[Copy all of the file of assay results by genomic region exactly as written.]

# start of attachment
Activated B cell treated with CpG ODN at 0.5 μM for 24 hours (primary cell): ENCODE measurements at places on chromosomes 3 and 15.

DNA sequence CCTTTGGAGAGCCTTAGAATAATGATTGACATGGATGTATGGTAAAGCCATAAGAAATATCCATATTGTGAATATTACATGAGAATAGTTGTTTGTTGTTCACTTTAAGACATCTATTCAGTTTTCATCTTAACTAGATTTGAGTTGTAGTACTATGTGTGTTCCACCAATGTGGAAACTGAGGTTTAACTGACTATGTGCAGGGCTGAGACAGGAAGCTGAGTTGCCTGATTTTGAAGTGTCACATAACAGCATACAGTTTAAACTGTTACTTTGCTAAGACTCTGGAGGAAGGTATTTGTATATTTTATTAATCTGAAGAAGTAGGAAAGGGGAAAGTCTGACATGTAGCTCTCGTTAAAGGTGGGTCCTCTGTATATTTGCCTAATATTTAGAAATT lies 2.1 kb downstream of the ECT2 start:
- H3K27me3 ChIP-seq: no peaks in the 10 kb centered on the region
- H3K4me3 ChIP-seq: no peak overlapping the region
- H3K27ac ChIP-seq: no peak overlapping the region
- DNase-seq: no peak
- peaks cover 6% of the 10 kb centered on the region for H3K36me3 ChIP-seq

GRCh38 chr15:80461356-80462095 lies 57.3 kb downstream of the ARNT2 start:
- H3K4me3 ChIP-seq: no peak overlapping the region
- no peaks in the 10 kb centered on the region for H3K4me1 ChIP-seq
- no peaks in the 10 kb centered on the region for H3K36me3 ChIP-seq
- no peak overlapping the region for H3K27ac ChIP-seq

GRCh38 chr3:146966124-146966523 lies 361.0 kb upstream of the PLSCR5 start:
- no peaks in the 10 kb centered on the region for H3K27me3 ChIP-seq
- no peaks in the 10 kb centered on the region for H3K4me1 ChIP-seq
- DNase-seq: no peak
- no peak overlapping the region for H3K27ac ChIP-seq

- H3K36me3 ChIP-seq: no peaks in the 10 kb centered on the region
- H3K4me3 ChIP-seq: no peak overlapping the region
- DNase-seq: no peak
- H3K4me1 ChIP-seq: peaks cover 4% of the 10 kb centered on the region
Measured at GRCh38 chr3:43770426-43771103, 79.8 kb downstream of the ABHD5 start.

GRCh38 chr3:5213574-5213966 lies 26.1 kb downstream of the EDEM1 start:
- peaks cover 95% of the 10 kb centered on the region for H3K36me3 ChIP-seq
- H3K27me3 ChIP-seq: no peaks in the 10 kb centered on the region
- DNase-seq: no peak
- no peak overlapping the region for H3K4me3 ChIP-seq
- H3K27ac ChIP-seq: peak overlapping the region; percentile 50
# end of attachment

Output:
Activated B cell treated with CpG ODN at 0.5 μM for 24 hours (primary cell): ENCODE measurements at places on chromosomes 3 and 15.

DNA sequence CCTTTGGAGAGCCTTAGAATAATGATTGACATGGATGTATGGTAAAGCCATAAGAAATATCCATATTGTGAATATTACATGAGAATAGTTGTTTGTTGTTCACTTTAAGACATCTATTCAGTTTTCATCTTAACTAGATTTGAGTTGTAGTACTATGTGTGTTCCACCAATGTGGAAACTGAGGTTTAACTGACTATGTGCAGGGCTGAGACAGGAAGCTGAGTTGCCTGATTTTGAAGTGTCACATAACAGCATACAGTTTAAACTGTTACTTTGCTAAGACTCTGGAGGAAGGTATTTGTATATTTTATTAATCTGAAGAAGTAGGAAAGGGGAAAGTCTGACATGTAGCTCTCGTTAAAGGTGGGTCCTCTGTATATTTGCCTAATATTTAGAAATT lies 2.1 kb downstream of the ECT2 start:
- H3K27me3 ChIP-seq: no peaks in the 10 kb centered on the region
- H3K4me3 ChIP-seq: no peak overlapping the region
- H3K27ac ChIP-seq: no peak overlapping the region
- DNase-seq: no peak
- peaks cover 6% of the 10 kb centered on the region for H3K36me3 ChIP-seq

GRCh38 chr15:80461356-80462095 lies 57.3 kb downstream of the ARNT2 start:
- H3K4me3 ChIP-seq: no peak overlapping the region
- no peaks in the 10 kb centered on the region for H3K4me1 ChIP-seq
- no peaks in the 10 kb centered on the region for H3K36me3 ChIP-seq
- no peak overlapping the region for H3K27ac ChIP-seq

GRCh38 chr3:146966124-146966523 lies 361.0 kb upstream of the PLSCR5 start:
- no peaks in the 10 kb centered on the region for H3K27me3 ChIP-seq
- no peaks in the 10 kb centered on the region for H3K4me1 ChIP-seq
- DNase-seq: no peak
- no peak overlapping the region for H3K27ac ChIP-seq

- H3K36me3 ChIP-seq: no peaks in the 10 kb centered on the region
- H3K4me3 ChIP-seq: no peak overlapping the region
- DNase-seq: no peak
- H3K4me1 ChIP-seq: peaks cover 4% of the 10 kb centered on the region
Measured at GRCh38 chr3:43770426-43771103, 79.8 kb downstream of the ABHD5 start.

GRCh38 chr3:5213574-5213966 lies 26.1 kb downstream of the EDEM1 start:
- peaks cover 95% of the 10 kb centered on the region for H3K36me3 ChIP-seq
- H3K27me3 ChIP-seq: no peaks in the 10 kb centered on the region
- DNase-seq: no peak
- no peak overlapping the region for H3K4me3 ChIP-seq
- H3K27ac ChIP-seq: peak overlapping the region; percentile 50